We further investigated the EFP gene in 39 strains with light-colored flowers collected by the NBRP Morning Glory. Of these, 32 possessed the loss-of-function EFP gene. Similar to Japanese morning glory, EFP in Petunia sp. and Torenia fournieri was revealed to increase the efficiency of anthocyanin production.

Fig. 2: Transposon display method.
In a mutant, a transposon is inserted into the causative gene. The genomic DNA is degraded by restriction enzymes, each fragment is connected with an adopter, and PCR is performed using primers for the adopter and the transposon. Since fluorescent labeling has been applied to the primer for the transposon, only DNA fragments amplified by the primer for the transposon can be detected when the electrophoresis images are analyzed using a fluorescence scanner (DNA fragments amplified by the primer for the adapter cannot be detected). DNA fragments that are derived from the causative gene and commonly appear in mutants are collected from the gel, the base sequence is determined, and finally, the causative gene is identified.
 Future Perspective

At present, the mechanism by which EFP increases the efficiency of anthocyanin production is still unknown. We believe that the elucidation of this mechanism will lead us to understand the mechanism for increasing the efficiency of matter production in plants. Similar to the present study, we will be able to find a new mutation and its causative gene using transposons in Japanese morning glory. We have been screening new mutants using transposons and expect to obtain mutants with higher scientific and aesthetic values than ever.

  Morita, Y, Takagi, K, Fukuchi-Mizutani, M, Ishiguro, K, Tanaka, Y, Nitasaka, E, Nakayama, M, Saito, N, Kagami, T, Hoshino, A, Iida, S. (2014) A chalcone isomerase-like protein enhances flavonoid production and flower pigmentation. The Plant Journal 78, 294-304. Doi:10.1111/tpj.12469

 Ongoing Column  <No.89>

Registering links for the LinkOut service at PubMed

The NCBI database offers a service called "LinkOut" that allows you to register links to related websites. This service is commonly used to provide a link from PubMed to the free full text version of a publication. Moreover, the service allows users to easily check whether a university library subscribes to the publication.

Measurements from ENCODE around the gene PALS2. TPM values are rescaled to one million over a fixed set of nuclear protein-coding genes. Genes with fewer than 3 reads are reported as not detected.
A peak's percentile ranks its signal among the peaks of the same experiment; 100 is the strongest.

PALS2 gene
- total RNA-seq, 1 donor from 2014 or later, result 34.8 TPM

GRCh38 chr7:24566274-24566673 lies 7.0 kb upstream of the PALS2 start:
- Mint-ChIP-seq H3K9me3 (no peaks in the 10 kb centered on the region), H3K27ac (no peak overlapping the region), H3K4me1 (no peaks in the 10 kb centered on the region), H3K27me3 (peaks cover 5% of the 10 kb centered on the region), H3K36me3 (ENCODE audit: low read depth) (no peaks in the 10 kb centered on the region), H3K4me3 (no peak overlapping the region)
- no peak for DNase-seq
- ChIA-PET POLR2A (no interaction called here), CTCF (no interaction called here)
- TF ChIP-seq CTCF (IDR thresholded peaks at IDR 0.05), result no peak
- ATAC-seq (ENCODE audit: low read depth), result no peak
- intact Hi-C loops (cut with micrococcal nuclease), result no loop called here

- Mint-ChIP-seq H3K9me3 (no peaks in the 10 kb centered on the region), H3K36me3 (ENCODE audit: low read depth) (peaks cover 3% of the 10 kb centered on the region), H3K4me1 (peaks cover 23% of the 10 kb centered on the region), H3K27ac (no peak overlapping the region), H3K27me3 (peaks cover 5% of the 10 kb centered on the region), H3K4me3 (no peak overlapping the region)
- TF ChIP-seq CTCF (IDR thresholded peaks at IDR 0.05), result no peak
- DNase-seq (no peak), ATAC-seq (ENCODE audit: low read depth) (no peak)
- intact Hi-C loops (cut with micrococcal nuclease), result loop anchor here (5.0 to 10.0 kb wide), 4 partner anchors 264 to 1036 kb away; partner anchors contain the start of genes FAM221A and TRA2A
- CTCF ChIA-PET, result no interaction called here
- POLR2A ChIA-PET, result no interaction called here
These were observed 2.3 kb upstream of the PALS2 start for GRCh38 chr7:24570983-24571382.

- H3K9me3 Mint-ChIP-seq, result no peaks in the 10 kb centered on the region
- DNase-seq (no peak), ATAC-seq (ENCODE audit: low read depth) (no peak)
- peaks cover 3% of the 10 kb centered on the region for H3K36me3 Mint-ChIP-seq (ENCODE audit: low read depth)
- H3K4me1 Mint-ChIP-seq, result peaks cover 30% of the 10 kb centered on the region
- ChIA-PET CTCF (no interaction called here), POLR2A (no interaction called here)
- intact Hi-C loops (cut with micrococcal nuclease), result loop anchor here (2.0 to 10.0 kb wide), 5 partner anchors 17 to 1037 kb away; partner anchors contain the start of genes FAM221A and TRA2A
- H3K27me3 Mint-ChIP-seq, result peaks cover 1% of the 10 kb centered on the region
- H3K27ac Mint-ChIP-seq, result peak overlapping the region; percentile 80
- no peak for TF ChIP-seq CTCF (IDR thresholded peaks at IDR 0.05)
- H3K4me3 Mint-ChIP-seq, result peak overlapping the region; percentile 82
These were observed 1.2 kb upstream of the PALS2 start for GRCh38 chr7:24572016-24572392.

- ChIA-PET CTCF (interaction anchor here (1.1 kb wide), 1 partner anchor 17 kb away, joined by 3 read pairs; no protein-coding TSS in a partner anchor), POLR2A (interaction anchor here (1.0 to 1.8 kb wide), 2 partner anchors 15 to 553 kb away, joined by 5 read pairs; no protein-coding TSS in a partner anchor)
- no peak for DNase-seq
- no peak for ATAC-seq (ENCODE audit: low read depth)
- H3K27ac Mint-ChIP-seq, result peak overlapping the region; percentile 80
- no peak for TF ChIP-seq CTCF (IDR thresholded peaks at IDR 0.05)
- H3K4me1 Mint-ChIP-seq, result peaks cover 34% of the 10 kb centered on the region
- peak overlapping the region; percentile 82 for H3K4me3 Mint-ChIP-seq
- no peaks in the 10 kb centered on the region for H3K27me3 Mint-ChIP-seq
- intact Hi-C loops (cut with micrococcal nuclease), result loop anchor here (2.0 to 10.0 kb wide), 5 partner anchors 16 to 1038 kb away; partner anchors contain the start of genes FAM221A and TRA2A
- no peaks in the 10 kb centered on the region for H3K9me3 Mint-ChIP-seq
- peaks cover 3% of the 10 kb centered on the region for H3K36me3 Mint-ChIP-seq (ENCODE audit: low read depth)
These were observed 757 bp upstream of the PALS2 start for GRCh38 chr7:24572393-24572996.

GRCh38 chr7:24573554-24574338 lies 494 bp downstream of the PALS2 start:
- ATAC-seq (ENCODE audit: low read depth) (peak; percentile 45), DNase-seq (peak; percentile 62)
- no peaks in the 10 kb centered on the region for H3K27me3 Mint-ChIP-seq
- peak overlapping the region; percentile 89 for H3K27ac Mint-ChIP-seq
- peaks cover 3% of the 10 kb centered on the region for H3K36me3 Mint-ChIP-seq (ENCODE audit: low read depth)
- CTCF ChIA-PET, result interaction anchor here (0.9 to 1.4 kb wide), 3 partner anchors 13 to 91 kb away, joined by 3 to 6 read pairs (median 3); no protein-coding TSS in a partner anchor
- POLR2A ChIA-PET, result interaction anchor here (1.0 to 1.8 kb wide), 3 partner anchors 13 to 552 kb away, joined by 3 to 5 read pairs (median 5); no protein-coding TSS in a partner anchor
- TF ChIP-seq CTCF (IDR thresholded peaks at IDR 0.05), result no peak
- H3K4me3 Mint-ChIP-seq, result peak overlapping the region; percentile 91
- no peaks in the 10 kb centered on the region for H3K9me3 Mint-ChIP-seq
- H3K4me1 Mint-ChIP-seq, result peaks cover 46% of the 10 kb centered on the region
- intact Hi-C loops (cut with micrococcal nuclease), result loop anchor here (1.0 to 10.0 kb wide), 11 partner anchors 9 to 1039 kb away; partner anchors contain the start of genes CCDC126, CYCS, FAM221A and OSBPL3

We have recently registered NBRP as a LinkOut resource provider, allowing users to access the NBRP website and make requests directly from publications that utilize NBRP resources. This article provides an overview of the registration process.
Fig. 1 shows the Abstract page from PubMed.
The LinkOut section is highlighted in red.

NBRP has established the Resource Research Circulation (RRC) service as a means for receiving feedback from users. RRC is a website for registering the metadata of publications that utilize NBRP resources, and more than 12,000 items have been registered already. We have thus decided to provide this data on PubMed's LinkOut.

Fig. 1. The Abstract page at PubMed

 You must first send an email to NCBI requesting to register as a provider. Include the following information in the body of the email, and send it to NCBI ( in English:

• Organization name
• Name of the person in charge
• Email address
• Telephone number
• Postal address
• URL of the link destination
• Database and the scope for linking
    We contacted NCBI to supply them with an explanation of NBRP, including information on RRC, and we have asked for links to be created for publications that utilize resources provided by NBRP.
We received a reply within two days—and after exchanging two or three further emails and answering a question regarding the volume of data—we were asked to submit sample files.

 Submit the following two XML files as samples:

■ providerinfo.xml※1
This file contains information about the provider.